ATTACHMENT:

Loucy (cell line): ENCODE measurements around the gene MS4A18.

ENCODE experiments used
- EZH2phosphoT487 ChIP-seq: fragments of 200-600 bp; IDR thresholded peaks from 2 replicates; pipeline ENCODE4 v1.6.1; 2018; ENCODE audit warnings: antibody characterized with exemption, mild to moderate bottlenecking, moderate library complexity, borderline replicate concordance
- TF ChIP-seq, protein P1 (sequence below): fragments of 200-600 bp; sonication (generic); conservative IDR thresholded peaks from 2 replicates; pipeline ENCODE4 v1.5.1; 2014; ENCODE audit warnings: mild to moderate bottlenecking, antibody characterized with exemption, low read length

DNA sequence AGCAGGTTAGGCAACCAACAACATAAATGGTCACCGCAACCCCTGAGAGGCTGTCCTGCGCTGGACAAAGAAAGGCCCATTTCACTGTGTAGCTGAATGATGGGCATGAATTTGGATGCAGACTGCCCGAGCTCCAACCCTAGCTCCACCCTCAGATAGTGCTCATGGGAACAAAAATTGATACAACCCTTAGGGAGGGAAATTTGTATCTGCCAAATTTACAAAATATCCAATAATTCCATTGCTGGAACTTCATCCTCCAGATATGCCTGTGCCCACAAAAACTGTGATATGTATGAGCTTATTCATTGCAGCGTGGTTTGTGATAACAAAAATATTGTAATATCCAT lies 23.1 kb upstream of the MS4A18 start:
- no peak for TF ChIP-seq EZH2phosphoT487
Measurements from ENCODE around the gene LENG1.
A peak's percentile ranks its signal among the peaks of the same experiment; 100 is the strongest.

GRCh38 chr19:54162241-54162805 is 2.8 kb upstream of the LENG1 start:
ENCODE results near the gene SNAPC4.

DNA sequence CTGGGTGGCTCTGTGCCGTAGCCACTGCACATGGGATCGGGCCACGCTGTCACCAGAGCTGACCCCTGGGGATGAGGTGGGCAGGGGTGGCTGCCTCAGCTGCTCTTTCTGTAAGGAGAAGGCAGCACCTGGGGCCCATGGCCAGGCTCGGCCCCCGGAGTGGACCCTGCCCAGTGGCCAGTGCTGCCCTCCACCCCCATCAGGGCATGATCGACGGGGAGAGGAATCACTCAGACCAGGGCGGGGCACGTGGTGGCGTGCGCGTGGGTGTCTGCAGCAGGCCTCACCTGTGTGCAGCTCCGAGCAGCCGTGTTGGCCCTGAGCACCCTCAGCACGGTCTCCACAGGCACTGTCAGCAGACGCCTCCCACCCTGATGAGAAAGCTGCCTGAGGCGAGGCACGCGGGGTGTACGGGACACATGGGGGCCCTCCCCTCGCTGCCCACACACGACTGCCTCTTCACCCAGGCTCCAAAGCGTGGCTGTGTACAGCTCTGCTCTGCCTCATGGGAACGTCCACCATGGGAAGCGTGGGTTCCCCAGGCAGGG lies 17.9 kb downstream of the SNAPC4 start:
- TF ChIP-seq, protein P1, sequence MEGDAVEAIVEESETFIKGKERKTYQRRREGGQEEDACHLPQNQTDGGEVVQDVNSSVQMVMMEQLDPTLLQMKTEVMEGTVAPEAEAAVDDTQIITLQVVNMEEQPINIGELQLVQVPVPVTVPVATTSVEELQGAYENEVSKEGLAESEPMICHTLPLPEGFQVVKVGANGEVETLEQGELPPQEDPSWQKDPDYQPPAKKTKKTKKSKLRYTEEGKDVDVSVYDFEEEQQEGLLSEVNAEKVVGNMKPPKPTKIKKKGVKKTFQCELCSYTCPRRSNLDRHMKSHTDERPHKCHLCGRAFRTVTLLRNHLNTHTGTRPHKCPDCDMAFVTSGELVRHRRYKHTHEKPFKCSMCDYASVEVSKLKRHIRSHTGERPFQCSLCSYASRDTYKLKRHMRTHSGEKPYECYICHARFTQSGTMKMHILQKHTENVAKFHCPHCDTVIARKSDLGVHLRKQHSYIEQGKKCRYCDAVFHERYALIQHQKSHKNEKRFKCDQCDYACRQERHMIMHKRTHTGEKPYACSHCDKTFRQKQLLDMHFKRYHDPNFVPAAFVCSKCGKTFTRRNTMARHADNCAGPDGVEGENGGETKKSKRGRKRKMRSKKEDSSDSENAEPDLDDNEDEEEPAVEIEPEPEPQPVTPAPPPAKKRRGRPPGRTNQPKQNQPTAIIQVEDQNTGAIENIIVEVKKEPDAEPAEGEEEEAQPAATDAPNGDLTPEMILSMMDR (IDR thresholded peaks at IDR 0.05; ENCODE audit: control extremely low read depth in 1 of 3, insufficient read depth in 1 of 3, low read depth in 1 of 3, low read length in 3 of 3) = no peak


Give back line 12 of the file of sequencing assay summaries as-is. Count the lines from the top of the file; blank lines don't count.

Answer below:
- TF ChIP-seq, protein P1, sequence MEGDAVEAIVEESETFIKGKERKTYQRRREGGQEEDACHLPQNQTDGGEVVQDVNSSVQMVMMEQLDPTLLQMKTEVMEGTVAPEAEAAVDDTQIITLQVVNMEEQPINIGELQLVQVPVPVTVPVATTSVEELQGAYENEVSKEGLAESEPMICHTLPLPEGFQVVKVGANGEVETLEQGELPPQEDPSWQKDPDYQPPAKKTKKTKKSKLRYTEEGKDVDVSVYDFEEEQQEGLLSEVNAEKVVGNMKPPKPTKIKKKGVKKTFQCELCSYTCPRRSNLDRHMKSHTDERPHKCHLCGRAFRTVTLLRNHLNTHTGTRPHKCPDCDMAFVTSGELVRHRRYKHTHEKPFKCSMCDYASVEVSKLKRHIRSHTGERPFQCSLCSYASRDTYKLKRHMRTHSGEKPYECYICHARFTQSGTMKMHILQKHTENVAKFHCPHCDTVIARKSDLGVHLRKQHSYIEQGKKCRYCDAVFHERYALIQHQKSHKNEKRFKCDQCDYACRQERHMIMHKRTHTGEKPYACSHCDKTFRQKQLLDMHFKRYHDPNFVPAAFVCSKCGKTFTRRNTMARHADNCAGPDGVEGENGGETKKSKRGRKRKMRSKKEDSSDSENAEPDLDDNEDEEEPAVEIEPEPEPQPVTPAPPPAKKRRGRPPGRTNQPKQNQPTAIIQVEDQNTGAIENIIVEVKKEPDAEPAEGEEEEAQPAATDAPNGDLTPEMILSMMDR (IDR thresholded peaks at IDR 0.05; ENCODE audit: control extremely low read depth in 1 of 3, insufficient read depth in 1 of 3, low read depth in 1 of 3, low read length in 3 of 3) = no peak